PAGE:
A: Well, first of all, I always had a desire to be great. I think that was all. As a young person, I always thought I could do great things, but that was also nurtured by having an amazing family. I had tremendous support from my mom, dad and sister, who came to every track meet and encouraged me along the way. What I learned was that when you set lofty goals, you are setting yourself up to be vulnerable to failure.
     

    Q: Why is failure so important in the process of becoming successful?

    A: You cannot be afraid to fail, because those are the things that strengthen your character. Also, it helps you to redefine your goals and motivates you even more. For me, it was the most fulfilling experience of my life, what I would say helped me to run into my fairy tale, and finally get that individual Gold Medal. It’s hard to put into words what that meant. What made it even more special was my whole family being there. It’s amazing when you set a goal for your life, go through the ups and downs and actually accomplish it.
     

    Q: Your success has been awesome on the track, but how has it furthered your influence and platform off the track?

    A: I think our greatest responsibility, no matter how we reach success, is to reach your hand back and to always share and give to others. Some of the greatest moments of my life are not stepping on the podium, but being able to give back to the community. I’ve had a great program in Jamaica for years that helped over 700 kids to read on their grade level. When you get an email from a kid who went off to college and is in a pivotal part of their life, those things mean so much more to me than track success. I really think, as athletes, role models and celebrities, it’s very important that we use our platforms to inspire others, and to do good in the world. The world needs it. I take that role very seriously.
     

    Q: Obviously your career was a great success, but you are also married to a former New York Giants’ defensive back, Aaron Ross, who won two Super Bowls. That’s quite a family picture. Your trophy room must be impressive?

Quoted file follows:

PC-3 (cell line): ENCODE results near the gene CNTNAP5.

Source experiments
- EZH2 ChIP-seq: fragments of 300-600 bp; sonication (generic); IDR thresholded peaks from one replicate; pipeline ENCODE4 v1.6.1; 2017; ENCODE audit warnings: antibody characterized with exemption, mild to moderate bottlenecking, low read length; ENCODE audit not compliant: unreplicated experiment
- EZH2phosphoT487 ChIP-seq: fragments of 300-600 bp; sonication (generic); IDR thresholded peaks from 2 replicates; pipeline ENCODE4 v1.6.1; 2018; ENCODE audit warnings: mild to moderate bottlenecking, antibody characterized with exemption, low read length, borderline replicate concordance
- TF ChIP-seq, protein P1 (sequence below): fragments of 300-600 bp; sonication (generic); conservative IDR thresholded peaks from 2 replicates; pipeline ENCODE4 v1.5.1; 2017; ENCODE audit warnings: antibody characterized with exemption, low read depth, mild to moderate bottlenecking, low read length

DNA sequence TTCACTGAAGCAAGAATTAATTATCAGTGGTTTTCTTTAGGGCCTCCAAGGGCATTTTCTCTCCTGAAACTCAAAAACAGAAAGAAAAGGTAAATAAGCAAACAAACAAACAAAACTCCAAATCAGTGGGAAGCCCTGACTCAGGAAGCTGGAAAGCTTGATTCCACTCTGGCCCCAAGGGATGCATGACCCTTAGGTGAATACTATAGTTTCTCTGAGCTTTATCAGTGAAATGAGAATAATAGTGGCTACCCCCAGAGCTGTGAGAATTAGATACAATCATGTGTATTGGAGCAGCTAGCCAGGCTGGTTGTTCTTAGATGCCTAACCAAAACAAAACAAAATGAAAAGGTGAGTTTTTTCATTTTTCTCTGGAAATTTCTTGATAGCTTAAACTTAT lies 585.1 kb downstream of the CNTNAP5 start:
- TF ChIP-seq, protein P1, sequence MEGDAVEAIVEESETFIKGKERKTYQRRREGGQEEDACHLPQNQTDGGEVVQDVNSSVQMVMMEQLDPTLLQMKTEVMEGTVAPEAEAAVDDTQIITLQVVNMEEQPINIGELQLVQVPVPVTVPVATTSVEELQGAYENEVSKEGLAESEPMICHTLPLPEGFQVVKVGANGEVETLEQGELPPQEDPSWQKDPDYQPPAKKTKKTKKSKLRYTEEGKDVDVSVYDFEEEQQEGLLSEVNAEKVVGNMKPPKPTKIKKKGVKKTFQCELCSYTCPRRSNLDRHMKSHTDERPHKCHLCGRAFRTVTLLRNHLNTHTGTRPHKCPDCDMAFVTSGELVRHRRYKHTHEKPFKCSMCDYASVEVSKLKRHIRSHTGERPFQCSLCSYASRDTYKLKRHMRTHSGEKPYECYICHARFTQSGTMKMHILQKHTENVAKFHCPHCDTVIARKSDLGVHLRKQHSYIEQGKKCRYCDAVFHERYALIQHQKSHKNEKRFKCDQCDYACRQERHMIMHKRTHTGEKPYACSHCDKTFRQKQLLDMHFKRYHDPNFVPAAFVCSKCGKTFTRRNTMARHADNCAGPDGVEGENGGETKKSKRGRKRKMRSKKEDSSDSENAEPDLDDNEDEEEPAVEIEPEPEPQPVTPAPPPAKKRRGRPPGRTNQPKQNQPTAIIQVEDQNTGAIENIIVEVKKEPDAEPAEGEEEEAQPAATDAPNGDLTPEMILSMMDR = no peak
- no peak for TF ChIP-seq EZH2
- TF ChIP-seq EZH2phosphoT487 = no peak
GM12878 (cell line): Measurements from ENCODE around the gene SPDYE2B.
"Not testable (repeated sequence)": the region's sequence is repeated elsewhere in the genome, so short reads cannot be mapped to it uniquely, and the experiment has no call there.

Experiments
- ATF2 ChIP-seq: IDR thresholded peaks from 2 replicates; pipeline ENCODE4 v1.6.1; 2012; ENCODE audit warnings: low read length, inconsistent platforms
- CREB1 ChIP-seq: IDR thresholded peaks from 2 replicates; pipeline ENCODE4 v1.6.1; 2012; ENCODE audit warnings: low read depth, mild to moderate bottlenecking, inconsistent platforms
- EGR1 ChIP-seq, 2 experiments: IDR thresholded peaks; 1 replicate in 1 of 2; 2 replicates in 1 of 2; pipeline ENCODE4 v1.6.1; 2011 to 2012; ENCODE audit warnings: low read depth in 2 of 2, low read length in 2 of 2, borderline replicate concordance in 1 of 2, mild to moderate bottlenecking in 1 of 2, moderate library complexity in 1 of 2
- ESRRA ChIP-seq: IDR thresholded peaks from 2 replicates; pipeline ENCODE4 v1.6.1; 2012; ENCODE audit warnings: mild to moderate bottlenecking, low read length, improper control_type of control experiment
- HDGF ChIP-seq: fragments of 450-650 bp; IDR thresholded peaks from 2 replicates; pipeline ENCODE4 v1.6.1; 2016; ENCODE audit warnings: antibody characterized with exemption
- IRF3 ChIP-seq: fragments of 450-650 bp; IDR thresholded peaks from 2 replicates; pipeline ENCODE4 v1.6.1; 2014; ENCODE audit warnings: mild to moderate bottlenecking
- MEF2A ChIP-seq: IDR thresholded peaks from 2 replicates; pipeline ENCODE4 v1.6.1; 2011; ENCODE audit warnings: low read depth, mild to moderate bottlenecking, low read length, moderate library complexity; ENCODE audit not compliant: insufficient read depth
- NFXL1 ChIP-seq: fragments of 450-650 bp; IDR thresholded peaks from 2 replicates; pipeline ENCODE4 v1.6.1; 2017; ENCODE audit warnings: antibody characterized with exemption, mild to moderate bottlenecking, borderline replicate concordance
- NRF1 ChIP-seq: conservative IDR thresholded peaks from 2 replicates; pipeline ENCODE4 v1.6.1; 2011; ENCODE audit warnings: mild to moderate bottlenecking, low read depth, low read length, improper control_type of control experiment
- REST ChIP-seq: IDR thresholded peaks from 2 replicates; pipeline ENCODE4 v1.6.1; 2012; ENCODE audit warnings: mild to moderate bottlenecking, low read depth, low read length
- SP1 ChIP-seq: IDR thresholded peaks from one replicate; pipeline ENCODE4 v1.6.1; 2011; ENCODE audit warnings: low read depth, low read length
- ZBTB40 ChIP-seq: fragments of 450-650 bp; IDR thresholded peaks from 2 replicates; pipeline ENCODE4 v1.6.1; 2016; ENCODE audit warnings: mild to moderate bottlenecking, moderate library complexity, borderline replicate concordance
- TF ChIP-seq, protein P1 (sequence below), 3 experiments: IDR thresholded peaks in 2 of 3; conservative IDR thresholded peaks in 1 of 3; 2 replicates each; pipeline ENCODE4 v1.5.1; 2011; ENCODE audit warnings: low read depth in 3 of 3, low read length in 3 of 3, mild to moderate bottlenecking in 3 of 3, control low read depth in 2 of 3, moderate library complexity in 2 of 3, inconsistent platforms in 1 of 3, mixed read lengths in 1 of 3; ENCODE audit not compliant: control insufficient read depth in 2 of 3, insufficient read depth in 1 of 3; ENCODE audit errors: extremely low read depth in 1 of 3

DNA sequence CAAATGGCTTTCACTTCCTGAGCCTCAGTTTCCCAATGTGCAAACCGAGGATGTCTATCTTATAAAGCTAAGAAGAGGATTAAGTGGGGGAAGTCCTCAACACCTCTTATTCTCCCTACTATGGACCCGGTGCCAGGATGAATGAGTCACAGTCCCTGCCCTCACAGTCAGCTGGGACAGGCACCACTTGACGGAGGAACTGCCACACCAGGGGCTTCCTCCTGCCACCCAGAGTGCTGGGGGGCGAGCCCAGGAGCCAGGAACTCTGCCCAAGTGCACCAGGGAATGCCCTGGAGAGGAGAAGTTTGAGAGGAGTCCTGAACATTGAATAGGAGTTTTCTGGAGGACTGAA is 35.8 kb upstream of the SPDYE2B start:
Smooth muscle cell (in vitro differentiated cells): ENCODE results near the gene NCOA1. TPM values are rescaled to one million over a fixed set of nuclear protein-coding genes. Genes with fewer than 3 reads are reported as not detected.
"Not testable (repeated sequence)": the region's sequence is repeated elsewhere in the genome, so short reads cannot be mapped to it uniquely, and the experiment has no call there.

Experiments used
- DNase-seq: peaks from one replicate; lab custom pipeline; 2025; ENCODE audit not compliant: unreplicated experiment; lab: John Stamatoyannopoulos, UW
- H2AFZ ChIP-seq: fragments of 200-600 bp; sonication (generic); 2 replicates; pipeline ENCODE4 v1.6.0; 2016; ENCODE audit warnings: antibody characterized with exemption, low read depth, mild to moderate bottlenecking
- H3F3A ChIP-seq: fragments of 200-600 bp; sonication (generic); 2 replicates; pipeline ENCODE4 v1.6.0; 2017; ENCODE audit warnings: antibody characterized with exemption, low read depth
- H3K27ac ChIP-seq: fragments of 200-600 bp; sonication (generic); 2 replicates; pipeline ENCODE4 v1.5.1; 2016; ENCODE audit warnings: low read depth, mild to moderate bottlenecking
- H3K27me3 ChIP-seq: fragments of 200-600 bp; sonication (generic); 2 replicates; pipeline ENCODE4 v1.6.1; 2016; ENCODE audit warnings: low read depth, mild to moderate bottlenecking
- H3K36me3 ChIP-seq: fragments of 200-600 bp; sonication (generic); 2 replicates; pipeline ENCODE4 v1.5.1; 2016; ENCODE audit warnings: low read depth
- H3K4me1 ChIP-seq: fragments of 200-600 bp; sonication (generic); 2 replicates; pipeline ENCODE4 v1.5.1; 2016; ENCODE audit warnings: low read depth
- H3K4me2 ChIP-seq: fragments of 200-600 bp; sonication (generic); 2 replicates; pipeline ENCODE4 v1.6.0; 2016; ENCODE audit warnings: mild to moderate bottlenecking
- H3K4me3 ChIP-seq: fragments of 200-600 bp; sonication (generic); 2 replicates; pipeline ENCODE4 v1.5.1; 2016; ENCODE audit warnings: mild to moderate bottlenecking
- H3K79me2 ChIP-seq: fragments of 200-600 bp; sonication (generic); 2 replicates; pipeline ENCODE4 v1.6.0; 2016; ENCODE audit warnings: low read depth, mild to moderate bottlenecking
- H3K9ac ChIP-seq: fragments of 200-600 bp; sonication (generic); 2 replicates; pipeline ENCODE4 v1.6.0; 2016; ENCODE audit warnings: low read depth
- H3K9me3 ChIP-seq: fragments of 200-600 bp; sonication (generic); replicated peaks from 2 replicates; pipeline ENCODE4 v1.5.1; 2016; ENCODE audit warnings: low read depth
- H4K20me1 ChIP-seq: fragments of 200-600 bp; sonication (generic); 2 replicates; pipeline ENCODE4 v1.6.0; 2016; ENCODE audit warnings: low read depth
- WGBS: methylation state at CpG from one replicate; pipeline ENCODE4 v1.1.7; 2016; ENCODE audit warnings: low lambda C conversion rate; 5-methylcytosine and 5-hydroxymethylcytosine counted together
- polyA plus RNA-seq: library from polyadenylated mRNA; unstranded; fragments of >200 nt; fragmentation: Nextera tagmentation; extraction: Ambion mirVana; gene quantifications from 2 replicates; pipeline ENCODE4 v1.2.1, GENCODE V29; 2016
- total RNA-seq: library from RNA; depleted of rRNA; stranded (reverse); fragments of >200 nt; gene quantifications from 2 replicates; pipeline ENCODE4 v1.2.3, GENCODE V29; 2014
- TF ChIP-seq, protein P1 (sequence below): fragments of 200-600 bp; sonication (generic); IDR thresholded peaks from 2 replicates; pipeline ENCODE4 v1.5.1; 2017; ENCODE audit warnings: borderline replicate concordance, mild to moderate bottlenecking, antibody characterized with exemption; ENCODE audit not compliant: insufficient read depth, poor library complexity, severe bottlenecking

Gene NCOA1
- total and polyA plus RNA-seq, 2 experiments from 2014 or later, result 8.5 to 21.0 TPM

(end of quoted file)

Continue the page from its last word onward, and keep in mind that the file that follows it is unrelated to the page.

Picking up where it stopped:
A: At the height of our careers, we were traveling a lot and not home very much. I traveled all over the world, and in our first home we had a really nice trophy room.
     
    But we moved – with babies coming, nurseries and everything. We do have a cool room with all of our stuff, but that’s not really the most important thing to me. It’s more of the journey, and our memories together. That’s just icing on the cake for us.
     

    Q: When you were competing, did you have a special scripture passage that you held on to?

    A: There is, the one I would say whenever I was on the starting line is Philippians 4:13, “I can do all things through Christ who strengthens me.”
     
    When you’re standing on that start line at the Olympics, you’re so nervous, and sometimes that can cripple you.
     
    I always reminded myself, I can do anything if I just trust and believe in God.
     
    (EDITOR’S NOTE – Roman Gabriel III is an evangelist and motivational speaker. Visit the Faith Family Sports website: fspn.net. Hear his Sold Out Sports Talk Radio program on American Family Radio in 200 cities nationally or streaming live at afr.net. Visit his website: soldouttv.com; Facebook: Roman Gabriel III; connect on Twitter: @romangabriel3rd. Contact at (910) 431-6483 or email: soldoutrg3@gmail.com.)
     

    3/20/2018 10:14:53 AM by Roman Gabriel III, BR Sports Q&A | with 0 comments
    Filed under: Athletics, Olympics, Roman Gabriel III